One of the great joys of living in the Isle of Wight are the wonderful walks that are right on my doorstep. For a small Island we are well appointed with around 500 miles of managed public footpaths and bridleways.
I often walk up to the top of St Martin’s Down, which towers over the nearby town of Shanklin. I normally walk there via the Wolsey Way. There is downside to going this way, a very steep section that I hate climbing up. This time I thought I would try a different route, and come back down the steep hill to see if it would be any easier. By the way I was very wrong!!!
Circular Walk Directions
Starting off from the Old Village walk out towards Ventnor on the A3055 walk past St Blasius Church on your left and pass a row of houses.
View Back to Shanklin Old Village
St Blasius Church
After the houses, both sides of the road become farmland. Look out for a public footpath sign to Cowleaze Hill, which is on the left. Go over the stile and walk up and across the field to another stile located on the hill on the other side of the field, this is hidden in trees. The field is quite steep but you are rewarded with lovely views. Cattle graze these fields but on this day they were all happily grazing in a far corner.
Once on the pavement continue left up a hill until you see a public bridleway signpost, to Wroxall and Ventnor on the other side of the road.
Follow this path and take the next left, which is a path flanked on both sides by tall trees that look like an overgrown hedge. This is one of the pathways to St Martin’s Down.
At the top of this path as you emerge from the trees and you can see beautiful views over to West Wight including Highdown Cliffs and stunning rolling farmland.
As I walked to the right towards the top of St Martin’s Down I saw this sign warning people about the dangers of walking near to cows with calves.
At the top is a Trig Pillar (trigonometrical point) that was installed there by the Ordnance Survey and was used until fairly recently to take measurements, ensuring all our maps were accurate. Now all the mapping in the UK is done by satellite, these pillars are obsolete, but they are so weighty and substantial they will be part of the landscape for many years to come. Apparently, they are like icebergs, what you see on top is only a small amount of the whole, underneath is underpinned by huge quantities of concrete.
As you stand by the trig pillar you get a fantastic view of a good deal of the Isle of Wight. To the North I could see East and West Cowes and the Solent, together with huge areas of the English coast. Here is a picture of my favourite view. Taking in the Culver Cliffs, Culver Down and the English Channel from the top of St Martin’s Down. (Note to self take binoculars next time!).
If you turn around so the trig pillar is behind you the path down is slightly to your left heading towards the corner of the field. Once you are at the corner follow the line of the hedge and turn right though some wooden gates. The next bit is a really steep path. This is where I realised my error. Coming down a very steep hill like that is quite scary and really hard on your legs and knees. I need to avoid doing this, unless I have walking sticks, as next day my leg muscles were complaining rather loudly. I’m sure it can’t be good for your knees or ankles. The path then takes you to the back of St Blasius Church, you hop over a stone stile and walk through the church yard.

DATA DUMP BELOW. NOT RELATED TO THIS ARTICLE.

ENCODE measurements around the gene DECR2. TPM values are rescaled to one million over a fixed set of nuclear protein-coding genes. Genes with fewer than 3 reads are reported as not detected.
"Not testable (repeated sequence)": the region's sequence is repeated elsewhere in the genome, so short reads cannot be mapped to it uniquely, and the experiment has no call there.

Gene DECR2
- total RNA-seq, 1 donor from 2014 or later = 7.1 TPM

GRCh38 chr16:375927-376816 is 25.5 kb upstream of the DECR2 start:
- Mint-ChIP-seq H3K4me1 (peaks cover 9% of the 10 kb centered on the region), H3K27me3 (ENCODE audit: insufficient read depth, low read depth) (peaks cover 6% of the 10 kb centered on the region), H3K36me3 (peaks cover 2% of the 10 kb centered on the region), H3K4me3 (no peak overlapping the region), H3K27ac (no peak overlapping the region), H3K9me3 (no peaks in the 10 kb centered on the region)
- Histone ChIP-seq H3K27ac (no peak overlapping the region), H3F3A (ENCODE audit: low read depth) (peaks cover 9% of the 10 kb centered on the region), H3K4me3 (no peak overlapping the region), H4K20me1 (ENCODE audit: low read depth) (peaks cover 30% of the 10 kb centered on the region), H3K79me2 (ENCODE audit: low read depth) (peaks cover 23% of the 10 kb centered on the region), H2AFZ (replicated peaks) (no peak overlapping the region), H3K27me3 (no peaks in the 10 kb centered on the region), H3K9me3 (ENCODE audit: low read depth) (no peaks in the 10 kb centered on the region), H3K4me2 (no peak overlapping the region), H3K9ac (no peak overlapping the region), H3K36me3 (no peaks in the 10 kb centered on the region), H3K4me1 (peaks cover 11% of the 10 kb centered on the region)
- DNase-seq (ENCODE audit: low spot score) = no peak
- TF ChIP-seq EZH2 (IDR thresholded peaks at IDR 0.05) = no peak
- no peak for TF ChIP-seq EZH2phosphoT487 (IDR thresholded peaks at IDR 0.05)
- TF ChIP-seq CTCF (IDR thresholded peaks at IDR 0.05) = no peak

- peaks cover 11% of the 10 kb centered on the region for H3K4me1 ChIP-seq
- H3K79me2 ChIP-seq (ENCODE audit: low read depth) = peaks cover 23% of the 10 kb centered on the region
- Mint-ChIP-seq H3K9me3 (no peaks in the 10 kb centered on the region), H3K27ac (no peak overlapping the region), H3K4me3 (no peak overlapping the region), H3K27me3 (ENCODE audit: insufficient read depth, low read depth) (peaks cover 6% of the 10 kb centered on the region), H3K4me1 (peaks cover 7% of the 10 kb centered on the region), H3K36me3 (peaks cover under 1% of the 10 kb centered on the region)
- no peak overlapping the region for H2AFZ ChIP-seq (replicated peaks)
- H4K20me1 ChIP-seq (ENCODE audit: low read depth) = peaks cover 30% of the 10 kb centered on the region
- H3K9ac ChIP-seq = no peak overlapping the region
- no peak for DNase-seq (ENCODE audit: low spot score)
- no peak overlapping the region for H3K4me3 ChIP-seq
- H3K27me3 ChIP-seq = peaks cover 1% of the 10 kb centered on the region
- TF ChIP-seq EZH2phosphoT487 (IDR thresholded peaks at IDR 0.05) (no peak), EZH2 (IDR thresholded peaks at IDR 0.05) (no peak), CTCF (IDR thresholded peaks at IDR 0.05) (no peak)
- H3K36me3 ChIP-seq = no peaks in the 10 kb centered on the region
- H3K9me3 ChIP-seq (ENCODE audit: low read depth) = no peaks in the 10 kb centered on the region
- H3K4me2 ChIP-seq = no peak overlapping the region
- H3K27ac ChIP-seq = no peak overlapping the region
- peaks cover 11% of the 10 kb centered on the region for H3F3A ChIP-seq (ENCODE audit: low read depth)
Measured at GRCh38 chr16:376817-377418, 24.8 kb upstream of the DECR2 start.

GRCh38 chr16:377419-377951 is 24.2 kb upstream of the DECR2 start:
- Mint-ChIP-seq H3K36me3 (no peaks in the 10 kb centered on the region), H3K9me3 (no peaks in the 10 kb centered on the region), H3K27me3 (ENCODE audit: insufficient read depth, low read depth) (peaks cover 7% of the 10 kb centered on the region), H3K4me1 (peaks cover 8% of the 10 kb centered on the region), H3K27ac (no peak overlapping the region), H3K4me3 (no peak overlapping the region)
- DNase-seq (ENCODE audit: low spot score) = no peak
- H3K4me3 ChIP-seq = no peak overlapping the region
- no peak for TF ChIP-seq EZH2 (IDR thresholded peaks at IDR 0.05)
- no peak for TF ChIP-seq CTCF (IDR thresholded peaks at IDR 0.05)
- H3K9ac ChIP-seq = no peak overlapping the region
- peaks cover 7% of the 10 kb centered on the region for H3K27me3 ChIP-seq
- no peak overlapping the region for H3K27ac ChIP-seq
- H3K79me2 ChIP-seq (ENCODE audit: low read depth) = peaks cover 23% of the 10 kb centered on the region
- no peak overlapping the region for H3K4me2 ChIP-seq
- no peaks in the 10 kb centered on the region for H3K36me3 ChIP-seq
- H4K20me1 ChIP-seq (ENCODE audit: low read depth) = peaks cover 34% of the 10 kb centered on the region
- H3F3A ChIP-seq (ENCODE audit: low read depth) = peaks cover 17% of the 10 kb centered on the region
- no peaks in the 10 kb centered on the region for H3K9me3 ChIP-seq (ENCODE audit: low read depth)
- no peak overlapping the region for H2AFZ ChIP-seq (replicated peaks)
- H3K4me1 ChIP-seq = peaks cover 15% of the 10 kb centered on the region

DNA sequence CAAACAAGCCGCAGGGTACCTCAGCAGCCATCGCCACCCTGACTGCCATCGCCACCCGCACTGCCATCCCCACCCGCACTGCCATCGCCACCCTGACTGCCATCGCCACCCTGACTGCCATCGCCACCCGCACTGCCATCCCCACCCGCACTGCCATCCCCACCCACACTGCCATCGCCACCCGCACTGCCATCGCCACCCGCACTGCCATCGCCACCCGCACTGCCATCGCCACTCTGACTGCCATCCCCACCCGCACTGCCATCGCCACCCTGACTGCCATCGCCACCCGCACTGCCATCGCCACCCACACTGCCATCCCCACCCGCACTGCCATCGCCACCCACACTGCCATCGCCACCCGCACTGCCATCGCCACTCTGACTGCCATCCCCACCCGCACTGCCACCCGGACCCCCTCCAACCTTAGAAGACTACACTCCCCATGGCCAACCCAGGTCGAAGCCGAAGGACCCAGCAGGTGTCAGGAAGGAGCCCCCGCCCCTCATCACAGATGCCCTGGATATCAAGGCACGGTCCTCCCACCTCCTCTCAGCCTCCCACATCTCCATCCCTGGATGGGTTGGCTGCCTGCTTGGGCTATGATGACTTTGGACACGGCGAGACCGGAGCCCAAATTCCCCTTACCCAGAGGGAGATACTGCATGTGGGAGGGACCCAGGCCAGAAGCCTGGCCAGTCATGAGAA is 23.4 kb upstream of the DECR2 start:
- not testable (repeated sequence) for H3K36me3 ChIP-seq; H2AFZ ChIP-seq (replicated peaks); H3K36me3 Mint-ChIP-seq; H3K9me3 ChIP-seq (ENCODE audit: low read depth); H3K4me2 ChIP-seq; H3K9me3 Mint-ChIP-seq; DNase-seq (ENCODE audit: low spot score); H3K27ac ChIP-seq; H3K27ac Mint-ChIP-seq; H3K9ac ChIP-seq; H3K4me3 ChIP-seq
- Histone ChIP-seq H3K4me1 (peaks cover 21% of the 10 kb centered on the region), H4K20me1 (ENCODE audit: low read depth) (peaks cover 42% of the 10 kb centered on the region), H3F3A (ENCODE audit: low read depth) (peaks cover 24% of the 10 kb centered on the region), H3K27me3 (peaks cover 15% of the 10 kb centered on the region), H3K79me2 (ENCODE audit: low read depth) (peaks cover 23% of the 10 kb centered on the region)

Exiting the Church you walk past a duck pond that is next to a large recreational park. I like to stop for a while and watch all the ducks, moorhens and seagulls. At this stage I changed my footwear from my hiking boots to a pair of sandals, so I would feel more comfortable going into a restaurant.
Heading back into Shanklin Old Village to complete the walk and you will see a lovely view of thatched cottages.
As it was Sunday I decided to treat myself to a Sunday Dinner in Holliers Hotel, also located in the Old Village. They do a nice Sunday lunch in the form of a Carvery. I was hungry, so I piled heaps of food onto my plate. To begin with I thought I had been a bit greedy but I ate every last morsel, delicious!
Next time I do this walk I’m going to go in the opposite direction. This means I have to walk up the very steep hill towards St Martin’s Down, but now I have experienced descending that hill I don’t want to do that again, walking up just seems so much safer. Although it is an effort to walk up I’ll just stop and take a breather at regular intervals.
I didn’t really notice how long this walk took me but I would guess around 2 hours. I did stop a few times to take in the view and I wandered off the path a few times to get better views. I think if you are fit and determined this walk could be done in around an hour.
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